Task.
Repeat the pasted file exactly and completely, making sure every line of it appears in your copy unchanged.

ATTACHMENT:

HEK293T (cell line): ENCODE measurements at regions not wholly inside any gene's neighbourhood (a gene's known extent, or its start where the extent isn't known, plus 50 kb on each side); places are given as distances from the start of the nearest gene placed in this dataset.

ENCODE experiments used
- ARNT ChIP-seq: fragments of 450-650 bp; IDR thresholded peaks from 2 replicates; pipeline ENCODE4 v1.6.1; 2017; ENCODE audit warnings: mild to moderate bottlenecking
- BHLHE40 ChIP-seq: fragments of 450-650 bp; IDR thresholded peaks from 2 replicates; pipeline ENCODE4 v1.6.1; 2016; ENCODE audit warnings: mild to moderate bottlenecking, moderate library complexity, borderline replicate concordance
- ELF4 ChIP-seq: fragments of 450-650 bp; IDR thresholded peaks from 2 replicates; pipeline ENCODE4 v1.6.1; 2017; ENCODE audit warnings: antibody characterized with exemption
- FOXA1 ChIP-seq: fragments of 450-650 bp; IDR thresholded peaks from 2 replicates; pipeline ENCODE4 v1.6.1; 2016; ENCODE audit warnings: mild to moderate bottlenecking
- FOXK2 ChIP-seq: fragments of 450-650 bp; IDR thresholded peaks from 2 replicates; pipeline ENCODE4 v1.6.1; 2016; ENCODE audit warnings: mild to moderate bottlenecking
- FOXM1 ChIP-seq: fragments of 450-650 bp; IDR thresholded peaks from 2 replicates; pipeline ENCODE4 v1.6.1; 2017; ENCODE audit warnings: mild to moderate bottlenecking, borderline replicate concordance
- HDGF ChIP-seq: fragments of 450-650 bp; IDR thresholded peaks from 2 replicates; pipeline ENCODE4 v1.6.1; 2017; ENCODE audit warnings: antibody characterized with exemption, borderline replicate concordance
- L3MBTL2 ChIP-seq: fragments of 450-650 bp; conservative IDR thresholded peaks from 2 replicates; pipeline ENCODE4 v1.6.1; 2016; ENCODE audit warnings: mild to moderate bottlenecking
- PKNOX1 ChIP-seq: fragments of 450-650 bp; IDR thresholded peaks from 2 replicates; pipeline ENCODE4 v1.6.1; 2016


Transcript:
HEK293T (cell line): ENCODE measurements at regions not wholly inside any gene's neighbourhood (a gene's known extent, or its start where the extent isn't known, plus 50 kb on each side); places are given as distances from the start of the nearest gene placed in this dataset.

ENCODE experiments used
- ARNT ChIP-seq: fragments of 450-650 bp; IDR thresholded peaks from 2 replicates; pipeline ENCODE4 v1.6.1; 2017; ENCODE audit warnings: mild to moderate bottlenecking
- BHLHE40 ChIP-seq: fragments of 450-650 bp; IDR thresholded peaks from 2 replicates; pipeline ENCODE4 v1.6.1; 2016; ENCODE audit warnings: mild to moderate bottlenecking, moderate library complexity, borderline replicate concordance
- ELF4 ChIP-seq: fragments of 450-650 bp; IDR thresholded peaks from 2 replicates; pipeline ENCODE4 v1.6.1; 2017; ENCODE audit warnings: antibody characterized with exemption
- FOXA1 ChIP-seq: fragments of 450-650 bp; IDR thresholded peaks from 2 replicates; pipeline ENCODE4 v1.6.1; 2016; ENCODE audit warnings: mild to moderate bottlenecking
- FOXK2 ChIP-seq: fragments of 450-650 bp; IDR thresholded peaks from 2 replicates; pipeline ENCODE4 v1.6.1; 2016; ENCODE audit warnings: mild to moderate bottlenecking
- FOXM1 ChIP-seq: fragments of 450-650 bp; IDR thresholded peaks from 2 replicates; pipeline ENCODE4 v1.6.1; 2017; ENCODE audit warnings: mild to moderate bottlenecking, borderline replicate concordance
- HDGF ChIP-seq: fragments of 450-650 bp; IDR thresholded peaks from 2 replicates; pipeline ENCODE4 v1.6.1; 2017; ENCODE audit warnings: antibody characterized with exemption, borderline replicate concordance
- L3MBTL2 ChIP-seq: fragments of 450-650 bp; conservative IDR thresholded peaks from 2 replicates; pipeline ENCODE4 v1.6.1; 2016; ENCODE audit warnings: mild to moderate bottlenecking
- PKNOX1 ChIP-seq: fragments of 450-650 bp; IDR thresholded peaks from 2 replicates; pipeline ENCODE4 v1.6.1; 2016